Blow the Man Down opens with an attention-grabbing group rendition of the eponymous sea shanty, which originated in the 19th century, with alternate lyrics referencing the New England port town of the film’s setting. Thanks to a montage of misty skies, icy-looking water and squelchy sea creatures, as well as the region and shared taste for anachronistic music, viewers may initially be reminded of Robert Eggers’ recent The Lighthouse.
Instead, writer/director pair Bridget Savage Cole and Danielle Krudy present a multi-layered contemporary mystery that’s less stylistically outlandish than Eggers’ film, though certainly full of its own memorable idiosyncrasies. To name just one, those singing fishermen reappear as a Greek chorus of sorts, popping up throughout the film with a song and the odd fourth wall-breaking glance to camera…
Full review for Little White Lies
A few years on from his mystery comedy Cold Weather, affectionately dubbed ‘mumblenoir’ by some, writer-director Aaron Katz returns to the narrative territory of a non-detective investigating a crime. And this one’s set in Los Angeles, the home of film noir.
Led by Lola Kirke and Zoë Kravitz, Gemini concerns the complex relationship between a personal assistant and her Hollywood starlet boss. After maybe 30 minutes of getting to know the pair, the film switches gears and sees the PA, Jill (Kirke), go sleuth, after she is connected to a major crime, with a suspicious detective (John Cho) on her trail. Michelle Forbes, James Ransone, Nelson Franklin, Reeve Carney and Ricki Lake are among the supporting cast.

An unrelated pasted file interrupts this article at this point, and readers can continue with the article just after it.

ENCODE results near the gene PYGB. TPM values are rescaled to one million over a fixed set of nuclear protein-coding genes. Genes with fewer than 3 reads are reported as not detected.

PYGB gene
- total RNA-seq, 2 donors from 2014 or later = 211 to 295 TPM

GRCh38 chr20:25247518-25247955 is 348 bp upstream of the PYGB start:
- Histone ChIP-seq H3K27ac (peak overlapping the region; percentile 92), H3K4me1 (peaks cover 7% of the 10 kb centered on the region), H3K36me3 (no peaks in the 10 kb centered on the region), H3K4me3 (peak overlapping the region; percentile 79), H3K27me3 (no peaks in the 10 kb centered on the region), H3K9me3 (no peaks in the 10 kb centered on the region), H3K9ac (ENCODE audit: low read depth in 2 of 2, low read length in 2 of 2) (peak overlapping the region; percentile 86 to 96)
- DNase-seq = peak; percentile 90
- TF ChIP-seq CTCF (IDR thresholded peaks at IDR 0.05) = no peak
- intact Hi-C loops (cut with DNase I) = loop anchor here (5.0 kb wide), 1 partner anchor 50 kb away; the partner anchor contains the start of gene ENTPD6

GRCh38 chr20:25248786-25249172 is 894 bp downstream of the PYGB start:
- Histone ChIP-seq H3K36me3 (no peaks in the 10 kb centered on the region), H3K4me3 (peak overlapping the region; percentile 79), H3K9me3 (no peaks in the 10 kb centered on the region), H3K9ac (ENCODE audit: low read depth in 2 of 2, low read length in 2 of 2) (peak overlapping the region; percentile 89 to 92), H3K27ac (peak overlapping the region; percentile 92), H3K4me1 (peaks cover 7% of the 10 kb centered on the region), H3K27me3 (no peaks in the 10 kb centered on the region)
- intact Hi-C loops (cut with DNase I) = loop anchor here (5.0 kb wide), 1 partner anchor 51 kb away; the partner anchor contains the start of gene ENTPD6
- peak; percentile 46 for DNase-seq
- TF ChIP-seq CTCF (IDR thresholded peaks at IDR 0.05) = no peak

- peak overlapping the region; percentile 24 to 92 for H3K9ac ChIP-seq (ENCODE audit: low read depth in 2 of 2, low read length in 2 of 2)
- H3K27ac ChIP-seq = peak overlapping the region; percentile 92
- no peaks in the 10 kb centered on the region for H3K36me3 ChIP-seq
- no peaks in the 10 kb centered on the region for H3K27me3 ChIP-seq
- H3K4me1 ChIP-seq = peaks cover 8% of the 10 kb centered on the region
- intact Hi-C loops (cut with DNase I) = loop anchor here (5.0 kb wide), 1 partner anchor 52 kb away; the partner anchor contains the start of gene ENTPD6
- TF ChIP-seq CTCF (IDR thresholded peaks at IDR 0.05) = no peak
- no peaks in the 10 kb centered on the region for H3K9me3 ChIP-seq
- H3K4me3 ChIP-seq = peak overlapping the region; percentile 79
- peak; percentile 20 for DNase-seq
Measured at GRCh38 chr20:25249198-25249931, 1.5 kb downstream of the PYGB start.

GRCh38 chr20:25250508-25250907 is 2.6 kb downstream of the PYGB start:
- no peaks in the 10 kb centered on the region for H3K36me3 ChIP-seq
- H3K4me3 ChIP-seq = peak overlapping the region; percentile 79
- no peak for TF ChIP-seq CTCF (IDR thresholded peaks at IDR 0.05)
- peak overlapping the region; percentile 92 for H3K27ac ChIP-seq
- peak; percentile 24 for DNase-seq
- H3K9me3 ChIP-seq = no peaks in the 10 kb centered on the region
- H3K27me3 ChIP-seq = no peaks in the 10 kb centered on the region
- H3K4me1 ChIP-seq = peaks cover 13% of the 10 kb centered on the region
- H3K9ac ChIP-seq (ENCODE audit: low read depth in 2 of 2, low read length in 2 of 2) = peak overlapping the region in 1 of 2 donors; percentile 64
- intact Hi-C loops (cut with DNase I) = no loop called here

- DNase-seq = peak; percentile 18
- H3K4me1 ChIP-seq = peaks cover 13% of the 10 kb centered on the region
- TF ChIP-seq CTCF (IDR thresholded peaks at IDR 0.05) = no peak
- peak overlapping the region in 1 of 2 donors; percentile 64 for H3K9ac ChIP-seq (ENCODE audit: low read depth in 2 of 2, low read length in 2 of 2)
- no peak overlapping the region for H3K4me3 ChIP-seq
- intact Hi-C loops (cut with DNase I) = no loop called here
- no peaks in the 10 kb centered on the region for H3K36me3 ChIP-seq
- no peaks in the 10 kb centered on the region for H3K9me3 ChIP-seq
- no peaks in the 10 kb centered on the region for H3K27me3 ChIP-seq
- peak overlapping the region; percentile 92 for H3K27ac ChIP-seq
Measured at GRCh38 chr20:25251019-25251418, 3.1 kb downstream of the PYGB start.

With Gemini now available to rent or buy on UK streaming platforms, here’s our conversation with Katz about Hollywood films, noir, and him not being the biggest David Lynch fan…
Full interview for VODzilla.co
When it comes to productivity, there aren’t many high-profile directors who come close to Japan’s Takashi Miike (who has made approximately five features since you started reading this sentence), but there are a select few who can be relied upon to give us at least one feature film a year, sometimes even two. Michael Winterbottom is good for this, while Steven Soderbergh was very good for it before his self-imposed (and now broken) retirement from film directing.
With three films in the last two years, Chilean director Pablo Larraín is making a case to join that select group. It’s also worked out that his two most recent films serve to complement each other very well (the odd duck is Catholic Church drama The Club). Larraín has just been through the awards season madness with his English-language debut, Jackie Kennedy biopic Jackie (which picked up three Oscar nominations), and his third film of the trio, Neruda (which hit festivals before Jackie), is a similarly slippery portrait of a political figure, in this case revolutionary Chilean poet-diplomat and politician Pablo Neruda…
Full interview for The Skinny